Hay growers looking to get into switchgrass for the biofuels market may have competition in cotton-growing regions, according to a recent study. Two switchgrass harvest and transport methods were examined by University of Arkansas economists Michael Popp and Robert Hogan, according to Delta Farm Press. The researchers looked at the economics of using hay baling and cotton module building equipment for switchgrass harvest and developed enterprise budgets simulated over 12 years of production.

The study showed it was still more cost-effective for hay harvesters to mow, windrow, bale 1,000-lb switchgrass bales and wrap them in plastic -- just over $39/ton. Delivered to the plant, the cost would be about $52 per ton.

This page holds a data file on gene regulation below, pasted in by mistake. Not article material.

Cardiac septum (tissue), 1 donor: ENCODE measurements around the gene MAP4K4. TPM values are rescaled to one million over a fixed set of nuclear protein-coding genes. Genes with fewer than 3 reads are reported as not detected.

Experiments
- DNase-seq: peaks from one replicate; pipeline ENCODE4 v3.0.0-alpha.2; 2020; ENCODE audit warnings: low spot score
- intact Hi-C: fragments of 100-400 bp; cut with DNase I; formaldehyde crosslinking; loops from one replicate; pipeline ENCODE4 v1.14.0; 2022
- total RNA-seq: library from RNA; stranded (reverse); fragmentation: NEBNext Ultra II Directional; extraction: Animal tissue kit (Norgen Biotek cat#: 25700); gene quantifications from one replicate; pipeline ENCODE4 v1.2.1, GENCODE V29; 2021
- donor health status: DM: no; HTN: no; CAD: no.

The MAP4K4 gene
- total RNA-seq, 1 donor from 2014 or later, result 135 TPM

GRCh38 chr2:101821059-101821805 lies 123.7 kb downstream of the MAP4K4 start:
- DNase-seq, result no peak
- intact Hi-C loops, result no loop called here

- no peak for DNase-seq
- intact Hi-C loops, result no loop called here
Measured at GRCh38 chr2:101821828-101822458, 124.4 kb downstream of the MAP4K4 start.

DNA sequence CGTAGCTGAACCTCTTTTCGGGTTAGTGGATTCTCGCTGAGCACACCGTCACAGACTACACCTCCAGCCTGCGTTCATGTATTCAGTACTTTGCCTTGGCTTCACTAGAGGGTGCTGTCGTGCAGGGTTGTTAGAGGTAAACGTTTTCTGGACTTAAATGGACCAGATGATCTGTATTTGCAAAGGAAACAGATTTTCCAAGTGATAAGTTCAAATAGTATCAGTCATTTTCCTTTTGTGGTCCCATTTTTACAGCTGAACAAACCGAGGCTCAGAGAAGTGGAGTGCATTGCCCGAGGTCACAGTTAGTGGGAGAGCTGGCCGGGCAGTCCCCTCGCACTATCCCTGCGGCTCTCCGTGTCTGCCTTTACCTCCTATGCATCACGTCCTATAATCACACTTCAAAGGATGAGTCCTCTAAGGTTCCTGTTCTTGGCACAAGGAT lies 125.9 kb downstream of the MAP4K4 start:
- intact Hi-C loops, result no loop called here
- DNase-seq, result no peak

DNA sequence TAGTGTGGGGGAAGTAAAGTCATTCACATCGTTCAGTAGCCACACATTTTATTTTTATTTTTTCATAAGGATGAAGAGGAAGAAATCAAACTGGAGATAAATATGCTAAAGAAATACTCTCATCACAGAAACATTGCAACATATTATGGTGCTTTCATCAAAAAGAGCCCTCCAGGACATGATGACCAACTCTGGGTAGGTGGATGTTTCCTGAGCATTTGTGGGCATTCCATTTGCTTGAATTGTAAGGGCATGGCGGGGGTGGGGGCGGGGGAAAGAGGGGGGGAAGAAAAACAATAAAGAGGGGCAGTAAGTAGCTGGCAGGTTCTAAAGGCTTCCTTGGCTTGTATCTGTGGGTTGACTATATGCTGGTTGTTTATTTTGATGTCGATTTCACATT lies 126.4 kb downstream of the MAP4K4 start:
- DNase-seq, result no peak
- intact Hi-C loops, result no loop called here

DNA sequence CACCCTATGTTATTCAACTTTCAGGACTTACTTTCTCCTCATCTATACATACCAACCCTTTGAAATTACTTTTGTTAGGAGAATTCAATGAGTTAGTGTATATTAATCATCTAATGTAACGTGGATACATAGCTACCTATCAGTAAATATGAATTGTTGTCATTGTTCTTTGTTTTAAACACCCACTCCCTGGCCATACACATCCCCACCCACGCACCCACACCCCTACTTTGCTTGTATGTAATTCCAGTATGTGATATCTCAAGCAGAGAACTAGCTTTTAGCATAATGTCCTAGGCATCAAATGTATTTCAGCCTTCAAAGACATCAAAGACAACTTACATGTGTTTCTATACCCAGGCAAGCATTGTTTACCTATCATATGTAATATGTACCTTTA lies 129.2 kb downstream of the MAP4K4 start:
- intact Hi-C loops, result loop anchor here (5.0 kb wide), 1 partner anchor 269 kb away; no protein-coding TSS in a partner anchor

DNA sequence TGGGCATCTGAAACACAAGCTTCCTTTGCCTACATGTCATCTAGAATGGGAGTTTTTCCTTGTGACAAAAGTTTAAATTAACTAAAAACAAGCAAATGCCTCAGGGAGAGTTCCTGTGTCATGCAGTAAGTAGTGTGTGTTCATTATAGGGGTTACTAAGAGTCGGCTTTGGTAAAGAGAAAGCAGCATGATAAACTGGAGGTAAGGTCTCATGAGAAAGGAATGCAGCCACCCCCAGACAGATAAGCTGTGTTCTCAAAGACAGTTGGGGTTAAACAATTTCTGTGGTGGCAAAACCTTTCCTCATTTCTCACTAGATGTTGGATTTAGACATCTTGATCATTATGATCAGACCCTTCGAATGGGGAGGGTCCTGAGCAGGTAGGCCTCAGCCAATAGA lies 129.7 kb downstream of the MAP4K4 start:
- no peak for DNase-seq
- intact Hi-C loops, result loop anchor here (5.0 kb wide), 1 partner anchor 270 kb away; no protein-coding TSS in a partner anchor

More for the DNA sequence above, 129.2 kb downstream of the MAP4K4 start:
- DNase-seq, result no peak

In the cotton module model, a forage harvester would chop switchgrass that would be blown into cotton boll buggies, dumped in a module builder, compressed and covered with a tarp. Module trucks would deliver modules to the plant. The breakeven to a producer: about $46/ton and $62/ton delivered. Part of the extra cost is because the module operation requires five operators to run the harvester, operate two boll buggies, man the module builder and put the tarp down. The researchers note that the module cost depends in part on the cost of module tarps -- between $100 and $125 each with a life expectancy of about three years.

But there's an advantage to the module system over round bales: switchgrass is already chopped when it gets to the ethanol plant.